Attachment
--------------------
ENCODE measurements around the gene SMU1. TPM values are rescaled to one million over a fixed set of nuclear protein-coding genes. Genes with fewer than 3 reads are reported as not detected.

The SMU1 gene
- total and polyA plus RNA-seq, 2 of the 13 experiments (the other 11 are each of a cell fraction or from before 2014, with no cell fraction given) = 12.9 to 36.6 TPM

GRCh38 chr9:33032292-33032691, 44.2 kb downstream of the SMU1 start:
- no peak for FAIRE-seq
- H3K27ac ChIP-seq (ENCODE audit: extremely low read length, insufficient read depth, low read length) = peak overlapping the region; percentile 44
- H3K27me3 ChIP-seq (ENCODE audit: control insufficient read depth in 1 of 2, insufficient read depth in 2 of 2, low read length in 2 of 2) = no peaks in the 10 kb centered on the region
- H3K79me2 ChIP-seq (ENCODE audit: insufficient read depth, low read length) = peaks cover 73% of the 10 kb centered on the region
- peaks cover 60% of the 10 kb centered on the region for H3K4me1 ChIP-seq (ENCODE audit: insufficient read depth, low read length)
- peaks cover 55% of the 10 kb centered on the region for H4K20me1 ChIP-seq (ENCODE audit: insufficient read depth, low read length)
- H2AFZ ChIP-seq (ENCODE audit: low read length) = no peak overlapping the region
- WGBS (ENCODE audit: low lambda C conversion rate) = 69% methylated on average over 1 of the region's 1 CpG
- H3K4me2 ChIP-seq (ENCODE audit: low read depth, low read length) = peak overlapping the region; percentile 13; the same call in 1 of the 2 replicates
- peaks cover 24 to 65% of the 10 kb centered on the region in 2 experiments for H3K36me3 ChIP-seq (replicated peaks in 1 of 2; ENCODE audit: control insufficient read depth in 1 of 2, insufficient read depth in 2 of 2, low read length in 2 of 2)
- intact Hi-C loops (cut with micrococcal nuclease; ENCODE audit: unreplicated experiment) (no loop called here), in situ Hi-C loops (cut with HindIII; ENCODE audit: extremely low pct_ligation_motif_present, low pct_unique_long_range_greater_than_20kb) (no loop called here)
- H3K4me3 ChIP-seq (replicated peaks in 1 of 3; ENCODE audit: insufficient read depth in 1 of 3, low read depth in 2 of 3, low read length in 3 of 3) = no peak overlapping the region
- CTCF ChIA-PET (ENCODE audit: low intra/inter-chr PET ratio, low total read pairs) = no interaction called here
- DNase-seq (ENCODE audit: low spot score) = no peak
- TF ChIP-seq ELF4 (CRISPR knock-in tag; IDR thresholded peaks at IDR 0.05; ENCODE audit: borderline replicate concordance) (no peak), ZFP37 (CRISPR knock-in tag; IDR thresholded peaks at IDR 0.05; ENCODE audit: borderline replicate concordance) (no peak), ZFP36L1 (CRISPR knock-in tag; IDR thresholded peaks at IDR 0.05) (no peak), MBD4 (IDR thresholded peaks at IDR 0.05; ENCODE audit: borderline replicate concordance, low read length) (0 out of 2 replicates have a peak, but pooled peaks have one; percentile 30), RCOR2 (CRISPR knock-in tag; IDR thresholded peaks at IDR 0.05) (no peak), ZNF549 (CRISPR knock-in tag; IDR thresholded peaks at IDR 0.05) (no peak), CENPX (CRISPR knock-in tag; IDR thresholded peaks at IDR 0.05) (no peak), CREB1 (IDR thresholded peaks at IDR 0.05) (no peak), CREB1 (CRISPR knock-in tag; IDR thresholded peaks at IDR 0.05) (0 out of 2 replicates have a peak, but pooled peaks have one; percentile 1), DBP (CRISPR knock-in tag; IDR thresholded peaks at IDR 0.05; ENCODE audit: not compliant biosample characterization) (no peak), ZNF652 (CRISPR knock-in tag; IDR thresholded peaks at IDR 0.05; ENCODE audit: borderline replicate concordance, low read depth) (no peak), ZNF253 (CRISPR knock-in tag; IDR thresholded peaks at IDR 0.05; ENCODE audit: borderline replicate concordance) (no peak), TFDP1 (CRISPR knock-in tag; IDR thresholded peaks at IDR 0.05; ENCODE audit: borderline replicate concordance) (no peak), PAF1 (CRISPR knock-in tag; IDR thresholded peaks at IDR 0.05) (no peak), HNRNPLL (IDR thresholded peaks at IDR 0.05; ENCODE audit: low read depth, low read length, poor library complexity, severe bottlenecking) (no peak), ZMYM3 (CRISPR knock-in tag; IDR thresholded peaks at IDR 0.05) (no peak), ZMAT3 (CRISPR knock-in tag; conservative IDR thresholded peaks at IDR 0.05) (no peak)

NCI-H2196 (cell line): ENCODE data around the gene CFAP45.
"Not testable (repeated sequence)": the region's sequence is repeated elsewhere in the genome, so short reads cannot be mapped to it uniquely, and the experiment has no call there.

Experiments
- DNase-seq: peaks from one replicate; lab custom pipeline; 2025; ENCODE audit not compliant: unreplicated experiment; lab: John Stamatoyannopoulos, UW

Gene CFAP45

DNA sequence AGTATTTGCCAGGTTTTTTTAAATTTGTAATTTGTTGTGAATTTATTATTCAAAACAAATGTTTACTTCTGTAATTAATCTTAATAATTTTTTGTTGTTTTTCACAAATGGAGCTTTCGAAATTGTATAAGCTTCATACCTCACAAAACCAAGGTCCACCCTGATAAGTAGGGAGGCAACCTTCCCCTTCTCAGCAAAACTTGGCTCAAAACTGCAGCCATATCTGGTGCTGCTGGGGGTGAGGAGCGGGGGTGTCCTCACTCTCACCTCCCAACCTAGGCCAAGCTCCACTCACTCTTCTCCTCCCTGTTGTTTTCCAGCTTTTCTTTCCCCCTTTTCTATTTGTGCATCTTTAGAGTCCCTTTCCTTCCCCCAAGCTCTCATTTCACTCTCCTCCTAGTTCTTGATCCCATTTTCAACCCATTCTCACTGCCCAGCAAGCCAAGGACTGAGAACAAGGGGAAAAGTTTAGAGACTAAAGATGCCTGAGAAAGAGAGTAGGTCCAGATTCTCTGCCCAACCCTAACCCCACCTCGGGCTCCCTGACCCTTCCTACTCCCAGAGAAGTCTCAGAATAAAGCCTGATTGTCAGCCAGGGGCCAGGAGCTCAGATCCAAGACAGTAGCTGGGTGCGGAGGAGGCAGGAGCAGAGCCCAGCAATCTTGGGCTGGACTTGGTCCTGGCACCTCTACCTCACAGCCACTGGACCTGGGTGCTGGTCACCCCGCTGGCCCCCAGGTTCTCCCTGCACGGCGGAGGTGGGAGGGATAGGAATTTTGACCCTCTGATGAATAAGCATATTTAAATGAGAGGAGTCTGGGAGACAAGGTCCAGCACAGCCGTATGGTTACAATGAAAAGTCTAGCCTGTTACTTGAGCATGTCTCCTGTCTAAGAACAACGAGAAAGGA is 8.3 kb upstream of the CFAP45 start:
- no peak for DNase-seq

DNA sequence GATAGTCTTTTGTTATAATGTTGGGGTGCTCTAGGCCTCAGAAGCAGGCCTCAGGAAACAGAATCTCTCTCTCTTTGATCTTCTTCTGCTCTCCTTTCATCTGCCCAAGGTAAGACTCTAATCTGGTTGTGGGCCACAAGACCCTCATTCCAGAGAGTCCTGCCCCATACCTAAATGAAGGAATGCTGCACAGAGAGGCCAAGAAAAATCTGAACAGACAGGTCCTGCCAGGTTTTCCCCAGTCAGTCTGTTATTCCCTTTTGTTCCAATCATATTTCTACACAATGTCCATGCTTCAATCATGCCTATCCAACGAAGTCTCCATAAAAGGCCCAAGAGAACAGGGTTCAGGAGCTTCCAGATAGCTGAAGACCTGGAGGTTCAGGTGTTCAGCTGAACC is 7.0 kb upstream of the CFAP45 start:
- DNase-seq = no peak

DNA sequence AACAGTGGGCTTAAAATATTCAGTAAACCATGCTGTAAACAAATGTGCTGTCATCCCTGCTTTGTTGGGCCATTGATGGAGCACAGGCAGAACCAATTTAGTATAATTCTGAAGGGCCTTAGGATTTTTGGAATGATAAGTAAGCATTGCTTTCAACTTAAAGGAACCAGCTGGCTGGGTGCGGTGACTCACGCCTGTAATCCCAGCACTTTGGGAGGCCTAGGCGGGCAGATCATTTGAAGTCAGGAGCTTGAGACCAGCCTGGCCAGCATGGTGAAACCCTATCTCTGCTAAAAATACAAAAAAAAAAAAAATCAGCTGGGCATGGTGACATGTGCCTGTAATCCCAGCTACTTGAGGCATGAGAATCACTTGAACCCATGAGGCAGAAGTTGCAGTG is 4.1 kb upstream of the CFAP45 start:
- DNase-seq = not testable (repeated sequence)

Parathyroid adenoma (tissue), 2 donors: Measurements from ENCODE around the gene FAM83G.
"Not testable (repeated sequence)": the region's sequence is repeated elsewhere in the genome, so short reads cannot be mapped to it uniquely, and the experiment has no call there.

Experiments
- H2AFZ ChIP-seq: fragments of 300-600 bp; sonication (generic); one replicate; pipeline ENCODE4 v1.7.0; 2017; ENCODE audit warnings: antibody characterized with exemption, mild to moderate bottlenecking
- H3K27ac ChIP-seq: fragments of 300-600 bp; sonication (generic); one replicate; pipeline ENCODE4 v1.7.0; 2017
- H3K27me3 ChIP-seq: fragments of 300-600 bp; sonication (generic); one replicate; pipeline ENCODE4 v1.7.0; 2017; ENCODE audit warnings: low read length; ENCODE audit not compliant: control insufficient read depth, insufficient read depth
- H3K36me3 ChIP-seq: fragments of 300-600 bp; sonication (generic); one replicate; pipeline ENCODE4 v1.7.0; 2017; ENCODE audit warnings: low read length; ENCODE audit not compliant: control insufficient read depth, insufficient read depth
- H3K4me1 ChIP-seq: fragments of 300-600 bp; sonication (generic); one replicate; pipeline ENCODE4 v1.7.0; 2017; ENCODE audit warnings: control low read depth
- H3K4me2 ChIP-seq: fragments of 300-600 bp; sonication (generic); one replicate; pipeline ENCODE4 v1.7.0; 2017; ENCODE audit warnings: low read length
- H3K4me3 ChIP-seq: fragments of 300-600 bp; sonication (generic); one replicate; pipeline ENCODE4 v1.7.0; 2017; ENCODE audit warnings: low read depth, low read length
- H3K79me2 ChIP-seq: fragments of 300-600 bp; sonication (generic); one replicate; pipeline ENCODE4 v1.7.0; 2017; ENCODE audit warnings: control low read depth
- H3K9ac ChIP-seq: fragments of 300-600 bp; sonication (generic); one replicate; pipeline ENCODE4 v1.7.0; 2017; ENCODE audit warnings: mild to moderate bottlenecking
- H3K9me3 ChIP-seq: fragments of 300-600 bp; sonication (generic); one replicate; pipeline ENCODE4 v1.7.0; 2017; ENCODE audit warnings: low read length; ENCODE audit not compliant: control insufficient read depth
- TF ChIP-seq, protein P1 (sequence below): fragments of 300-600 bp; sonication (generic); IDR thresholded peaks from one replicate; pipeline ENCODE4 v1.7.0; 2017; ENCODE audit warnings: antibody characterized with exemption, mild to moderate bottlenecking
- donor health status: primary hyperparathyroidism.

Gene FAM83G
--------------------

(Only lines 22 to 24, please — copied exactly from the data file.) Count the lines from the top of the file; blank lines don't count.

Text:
Experiments
- DNase-seq: peaks from one replicate; lab custom pipeline; 2025; ENCODE audit not compliant: unreplicated experiment; lab: John Stamatoyannopoulos, UW

Gene CFAP45